Defender’s Disbelief At Passing Of Old Friend
‘Great Player, Great Professional’ – Law
Brian Law has joined the chorus of tributes to Gary Speed and revealed how their happy days together in Wales’ age-group teams led to a surprise mid-1990s Molineux reunion.
The two were team-mates in the international under-17, under-18, under-21 and B sides, one hailing from the north of the country and one from the south.
And their subsequent career paths were every bit as contrasting as their geographical backgrounds.
Law, who was born in the valleys in Merthyr Tydfil, was the first of the two to make his senior debut – in a 4-2 defeat against Sweden in Stockholm on the night in April, 1990 that Steve Bull’s two goals helped England beat Czechoslovakia by the same score.
“I was the first to play from our group and remember the manager (Terry Yorath) asking me to go to Cardiff for my second cap and ‘Speeds’ to go along for the experience,” he said.
“Stupidly, I said ‘no’, thinking I was going to get 100 caps and didn’t need to cram in two games over a weekend. That sums up the difference between us. Gary was the model pro who did what the manager wanted, respecting his position and authority. I was the typical arrogant one who knew it all.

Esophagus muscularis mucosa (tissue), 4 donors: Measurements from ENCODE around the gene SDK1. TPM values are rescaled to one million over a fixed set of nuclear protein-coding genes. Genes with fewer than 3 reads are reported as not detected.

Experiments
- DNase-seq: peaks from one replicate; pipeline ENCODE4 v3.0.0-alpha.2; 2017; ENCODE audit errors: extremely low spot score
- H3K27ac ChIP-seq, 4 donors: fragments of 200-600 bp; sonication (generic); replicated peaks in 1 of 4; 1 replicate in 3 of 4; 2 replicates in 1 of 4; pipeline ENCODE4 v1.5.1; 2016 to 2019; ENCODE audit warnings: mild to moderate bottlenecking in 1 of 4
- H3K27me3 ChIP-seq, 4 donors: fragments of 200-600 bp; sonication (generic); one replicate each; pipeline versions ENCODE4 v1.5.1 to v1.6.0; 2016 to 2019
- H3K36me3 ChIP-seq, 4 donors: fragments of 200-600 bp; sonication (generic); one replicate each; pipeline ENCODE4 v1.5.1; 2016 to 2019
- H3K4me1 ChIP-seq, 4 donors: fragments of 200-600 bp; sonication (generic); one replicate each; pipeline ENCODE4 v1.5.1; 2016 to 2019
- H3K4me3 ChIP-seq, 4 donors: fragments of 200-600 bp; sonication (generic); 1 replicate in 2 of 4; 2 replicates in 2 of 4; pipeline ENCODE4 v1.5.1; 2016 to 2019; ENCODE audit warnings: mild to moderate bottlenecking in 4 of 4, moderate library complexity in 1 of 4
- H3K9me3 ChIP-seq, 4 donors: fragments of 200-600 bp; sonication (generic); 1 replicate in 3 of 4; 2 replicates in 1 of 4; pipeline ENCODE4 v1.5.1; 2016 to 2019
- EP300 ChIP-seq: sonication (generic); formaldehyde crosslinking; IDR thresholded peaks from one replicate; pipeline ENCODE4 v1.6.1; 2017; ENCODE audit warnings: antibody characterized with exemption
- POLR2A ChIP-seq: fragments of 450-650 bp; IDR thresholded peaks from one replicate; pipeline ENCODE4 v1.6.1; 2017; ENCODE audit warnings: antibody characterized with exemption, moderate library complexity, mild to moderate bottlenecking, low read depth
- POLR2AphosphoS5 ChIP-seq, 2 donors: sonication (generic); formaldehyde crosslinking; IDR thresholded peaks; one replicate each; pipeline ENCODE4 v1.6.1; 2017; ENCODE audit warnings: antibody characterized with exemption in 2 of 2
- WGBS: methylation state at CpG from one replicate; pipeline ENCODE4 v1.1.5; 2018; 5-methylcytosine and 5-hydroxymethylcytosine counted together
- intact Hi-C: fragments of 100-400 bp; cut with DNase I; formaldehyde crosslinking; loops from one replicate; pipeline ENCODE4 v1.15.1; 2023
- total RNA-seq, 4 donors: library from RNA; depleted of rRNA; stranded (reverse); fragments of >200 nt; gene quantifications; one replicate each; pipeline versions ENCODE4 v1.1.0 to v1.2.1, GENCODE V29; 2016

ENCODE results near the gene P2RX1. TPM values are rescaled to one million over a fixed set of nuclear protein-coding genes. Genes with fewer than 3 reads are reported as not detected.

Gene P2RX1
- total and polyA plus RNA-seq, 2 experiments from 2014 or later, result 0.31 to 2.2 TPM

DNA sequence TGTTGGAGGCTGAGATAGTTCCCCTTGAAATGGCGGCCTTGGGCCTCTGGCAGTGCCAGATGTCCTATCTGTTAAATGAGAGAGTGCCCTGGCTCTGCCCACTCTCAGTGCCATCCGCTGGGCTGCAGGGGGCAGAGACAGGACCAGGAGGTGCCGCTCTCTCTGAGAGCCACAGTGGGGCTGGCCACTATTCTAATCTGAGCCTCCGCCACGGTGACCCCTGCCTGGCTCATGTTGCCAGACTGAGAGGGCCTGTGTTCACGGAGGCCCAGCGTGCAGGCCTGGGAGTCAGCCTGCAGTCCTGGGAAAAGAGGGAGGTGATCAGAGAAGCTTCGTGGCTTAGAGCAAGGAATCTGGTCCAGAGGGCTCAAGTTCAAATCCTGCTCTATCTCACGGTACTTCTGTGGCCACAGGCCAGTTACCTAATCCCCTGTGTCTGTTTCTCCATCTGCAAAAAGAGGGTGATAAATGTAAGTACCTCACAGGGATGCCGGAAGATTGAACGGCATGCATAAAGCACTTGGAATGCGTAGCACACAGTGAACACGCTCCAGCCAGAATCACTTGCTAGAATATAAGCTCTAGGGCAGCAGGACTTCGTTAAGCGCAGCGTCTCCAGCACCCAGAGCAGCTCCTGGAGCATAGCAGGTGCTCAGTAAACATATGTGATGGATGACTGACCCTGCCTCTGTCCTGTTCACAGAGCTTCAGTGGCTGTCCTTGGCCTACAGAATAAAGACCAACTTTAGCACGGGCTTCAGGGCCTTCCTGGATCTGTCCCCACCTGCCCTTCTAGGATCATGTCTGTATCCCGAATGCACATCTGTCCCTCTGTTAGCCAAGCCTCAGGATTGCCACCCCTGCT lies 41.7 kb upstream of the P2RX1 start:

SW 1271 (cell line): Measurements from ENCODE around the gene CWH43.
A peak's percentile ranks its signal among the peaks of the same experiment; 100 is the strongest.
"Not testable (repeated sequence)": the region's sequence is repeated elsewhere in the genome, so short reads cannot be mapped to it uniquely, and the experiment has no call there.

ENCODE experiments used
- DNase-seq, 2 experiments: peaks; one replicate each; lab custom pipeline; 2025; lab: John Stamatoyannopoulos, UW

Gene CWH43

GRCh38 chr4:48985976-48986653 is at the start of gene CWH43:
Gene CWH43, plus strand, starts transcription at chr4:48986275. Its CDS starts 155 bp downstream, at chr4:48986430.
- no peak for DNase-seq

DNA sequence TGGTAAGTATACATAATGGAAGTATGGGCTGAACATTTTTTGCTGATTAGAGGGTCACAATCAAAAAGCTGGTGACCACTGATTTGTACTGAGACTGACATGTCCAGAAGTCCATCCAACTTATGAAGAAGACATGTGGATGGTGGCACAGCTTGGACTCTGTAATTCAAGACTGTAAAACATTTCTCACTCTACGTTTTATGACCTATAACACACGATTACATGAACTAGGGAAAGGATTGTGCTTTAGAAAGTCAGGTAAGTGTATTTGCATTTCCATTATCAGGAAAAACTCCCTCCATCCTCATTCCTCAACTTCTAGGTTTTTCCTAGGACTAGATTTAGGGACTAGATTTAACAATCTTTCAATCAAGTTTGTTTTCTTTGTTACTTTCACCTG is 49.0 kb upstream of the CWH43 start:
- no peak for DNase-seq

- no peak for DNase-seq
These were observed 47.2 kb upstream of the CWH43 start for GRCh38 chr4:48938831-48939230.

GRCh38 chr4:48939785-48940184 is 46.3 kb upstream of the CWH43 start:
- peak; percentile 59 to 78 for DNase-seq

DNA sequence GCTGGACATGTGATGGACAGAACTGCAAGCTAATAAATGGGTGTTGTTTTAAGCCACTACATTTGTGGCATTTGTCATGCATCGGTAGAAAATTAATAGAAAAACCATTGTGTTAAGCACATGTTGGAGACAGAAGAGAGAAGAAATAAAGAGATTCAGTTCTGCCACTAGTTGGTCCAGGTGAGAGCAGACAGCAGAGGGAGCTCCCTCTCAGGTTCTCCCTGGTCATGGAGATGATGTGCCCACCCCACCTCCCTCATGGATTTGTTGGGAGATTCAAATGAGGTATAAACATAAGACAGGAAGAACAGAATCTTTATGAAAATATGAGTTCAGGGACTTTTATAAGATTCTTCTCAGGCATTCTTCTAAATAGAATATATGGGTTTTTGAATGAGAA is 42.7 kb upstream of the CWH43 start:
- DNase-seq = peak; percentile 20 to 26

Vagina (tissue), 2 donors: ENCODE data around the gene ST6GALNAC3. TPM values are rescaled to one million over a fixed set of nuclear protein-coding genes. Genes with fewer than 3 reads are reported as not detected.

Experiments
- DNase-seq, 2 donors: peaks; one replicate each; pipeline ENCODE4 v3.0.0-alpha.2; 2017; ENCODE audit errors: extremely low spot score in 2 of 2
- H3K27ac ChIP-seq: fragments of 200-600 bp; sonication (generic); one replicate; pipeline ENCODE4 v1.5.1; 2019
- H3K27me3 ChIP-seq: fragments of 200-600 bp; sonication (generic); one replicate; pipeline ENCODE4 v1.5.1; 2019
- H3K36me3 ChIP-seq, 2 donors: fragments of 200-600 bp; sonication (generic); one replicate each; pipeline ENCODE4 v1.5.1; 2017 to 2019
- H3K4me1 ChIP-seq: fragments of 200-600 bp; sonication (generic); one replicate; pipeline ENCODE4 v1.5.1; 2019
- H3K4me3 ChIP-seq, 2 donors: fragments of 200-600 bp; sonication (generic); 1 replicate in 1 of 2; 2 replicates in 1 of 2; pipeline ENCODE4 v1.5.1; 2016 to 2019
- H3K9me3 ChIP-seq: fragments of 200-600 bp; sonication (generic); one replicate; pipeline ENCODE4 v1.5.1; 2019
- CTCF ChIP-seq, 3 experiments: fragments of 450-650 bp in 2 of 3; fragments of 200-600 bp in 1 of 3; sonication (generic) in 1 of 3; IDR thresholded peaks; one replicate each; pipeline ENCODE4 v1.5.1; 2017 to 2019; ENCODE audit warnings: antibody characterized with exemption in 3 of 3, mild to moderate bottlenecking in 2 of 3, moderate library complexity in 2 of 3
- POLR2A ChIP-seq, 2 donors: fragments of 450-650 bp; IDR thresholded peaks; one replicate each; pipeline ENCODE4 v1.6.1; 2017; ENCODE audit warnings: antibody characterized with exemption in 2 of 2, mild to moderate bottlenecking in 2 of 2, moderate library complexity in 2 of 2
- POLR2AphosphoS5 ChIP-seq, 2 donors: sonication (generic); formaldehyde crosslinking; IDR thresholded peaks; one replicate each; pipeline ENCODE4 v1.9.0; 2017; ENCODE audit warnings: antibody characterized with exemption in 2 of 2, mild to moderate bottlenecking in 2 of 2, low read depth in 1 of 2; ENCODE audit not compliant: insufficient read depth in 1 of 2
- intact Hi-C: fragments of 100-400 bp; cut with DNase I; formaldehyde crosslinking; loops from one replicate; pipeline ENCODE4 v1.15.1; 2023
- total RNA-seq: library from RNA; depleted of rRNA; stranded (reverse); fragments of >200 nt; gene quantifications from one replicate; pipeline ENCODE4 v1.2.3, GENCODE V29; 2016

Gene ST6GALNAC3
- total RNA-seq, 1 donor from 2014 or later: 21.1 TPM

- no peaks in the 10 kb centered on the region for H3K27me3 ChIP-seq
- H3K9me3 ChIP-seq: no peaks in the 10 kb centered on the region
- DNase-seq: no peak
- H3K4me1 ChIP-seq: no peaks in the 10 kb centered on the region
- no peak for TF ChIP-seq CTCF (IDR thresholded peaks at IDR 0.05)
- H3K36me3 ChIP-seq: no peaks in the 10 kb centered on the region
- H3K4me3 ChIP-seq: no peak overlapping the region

“I hadn’t spoken to him for years, so I cannot claim we were great mates but we got on very well when we were young and representing Wales at all levels.
“He kept nagging me to go to Leeds with him. He had already signed there and their scout was ever-present at our games, training etc. I always said I’d go but had lots of other interest and eventually cheesed them off by pulling out of a trip to them at the last minute and letting Speedy go alone.”
Law, a left-footed central defender who made 40 first-team appearances for Wolves in the mid-1990s, was a QPR player when he made his senior Welsh debut. He didn’t play for them again.
He was still in his early 20s when a foot injury forced his retirement – a blow he followed with a round-the-world backpacking trip on which he started to discover that the problem was curing itself.
Wolves, under the management of Graham Taylor, paid back his £34,000 insurance money, plus a £100,000 fee to QPR, to sign him late in 1994 and he stayed at Molineux for more than two and a half years before joining Millwall.
His wanderlust has now taken him to Western Australia but he added: “My dad Skyped me over the weekend because they knew Gary from the Wales youth games.
“I had forgotten but Gary was at our game against Sheffield Wednesday in the FA Cup at Wolves (in 1995). He came into the players’ bar, we had a chat and I introduced him to my parents. He called them Mr Law and Mrs Law and spent time talking about football. It left a mark with them – he was so polite; a gentleman who was so genuine.
“I think that’s in tune with the other comments I have read about him. He was a true professional, a credit to the game when footballers are sometimes misbehaving and getting a bad press.
“He was always laughing, smiling, upbeat – a great player to have around. EVERYONE in the Welsh squads liked him.
“Obviously, I followed his career and what a great player and professional he was! Now I’m stunned like everyone else. It’s just incomprehensible. With the recent TV appearance, the Welsh success, a great family, he seemed to have it all.”